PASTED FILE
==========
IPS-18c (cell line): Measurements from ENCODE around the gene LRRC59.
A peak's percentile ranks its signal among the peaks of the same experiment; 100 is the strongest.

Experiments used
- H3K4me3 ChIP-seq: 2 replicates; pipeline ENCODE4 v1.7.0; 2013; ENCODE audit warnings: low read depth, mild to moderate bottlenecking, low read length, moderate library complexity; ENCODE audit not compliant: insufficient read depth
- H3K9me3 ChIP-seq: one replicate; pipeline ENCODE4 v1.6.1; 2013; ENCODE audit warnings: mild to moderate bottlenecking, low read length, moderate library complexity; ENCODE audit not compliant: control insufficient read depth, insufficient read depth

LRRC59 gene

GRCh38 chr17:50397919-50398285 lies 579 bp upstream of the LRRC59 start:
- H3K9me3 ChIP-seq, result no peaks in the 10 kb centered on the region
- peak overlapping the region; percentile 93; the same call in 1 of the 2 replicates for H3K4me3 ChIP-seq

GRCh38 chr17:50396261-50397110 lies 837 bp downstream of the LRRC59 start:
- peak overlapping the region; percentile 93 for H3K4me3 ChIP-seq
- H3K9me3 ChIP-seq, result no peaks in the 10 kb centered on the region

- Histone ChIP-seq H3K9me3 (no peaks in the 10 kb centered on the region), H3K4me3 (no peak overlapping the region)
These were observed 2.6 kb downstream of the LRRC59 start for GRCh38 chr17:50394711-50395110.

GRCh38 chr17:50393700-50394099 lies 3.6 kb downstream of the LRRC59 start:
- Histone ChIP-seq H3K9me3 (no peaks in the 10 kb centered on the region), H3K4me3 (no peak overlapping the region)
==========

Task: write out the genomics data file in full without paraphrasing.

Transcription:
IPS-18c (cell line): Measurements from ENCODE around the gene LRRC59.
A peak's percentile ranks its signal among the peaks of the same experiment; 100 is the strongest.

Experiments used
- H3K4me3 ChIP-seq: 2 replicates; pipeline ENCODE4 v1.7.0; 2013; ENCODE audit warnings: low read depth, mild to moderate bottlenecking, low read length, moderate library complexity; ENCODE audit not compliant: insufficient read depth
- H3K9me3 ChIP-seq: one replicate; pipeline ENCODE4 v1.6.1; 2013; ENCODE audit warnings: mild to moderate bottlenecking, low read length, moderate library complexity; ENCODE audit not compliant: control insufficient read depth, insufficient read depth

LRRC59 gene

GRCh38 chr17:50397919-50398285 lies 579 bp upstream of the LRRC59 start:
- H3K9me3 ChIP-seq, result no peaks in the 10 kb centered on the region
- peak overlapping the region; percentile 93; the same call in 1 of the 2 replicates for H3K4me3 ChIP-seq

GRCh38 chr17:50396261-50397110 lies 837 bp downstream of the LRRC59 start:
- peak overlapping the region; percentile 93 for H3K4me3 ChIP-seq
- H3K9me3 ChIP-seq, result no peaks in the 10 kb centered on the region

- Histone ChIP-seq H3K9me3 (no peaks in the 10 kb centered on the region), H3K4me3 (no peak overlapping the region)
These were observed 2.6 kb downstream of the LRRC59 start for GRCh38 chr17:50394711-50395110.

GRCh38 chr17:50393700-50394099 lies 3.6 kb downstream of the LRRC59 start:
- Histone ChIP-seq H3K9me3 (no peaks in the 10 kb centered on the region), H3K4me3 (no peak overlapping the region)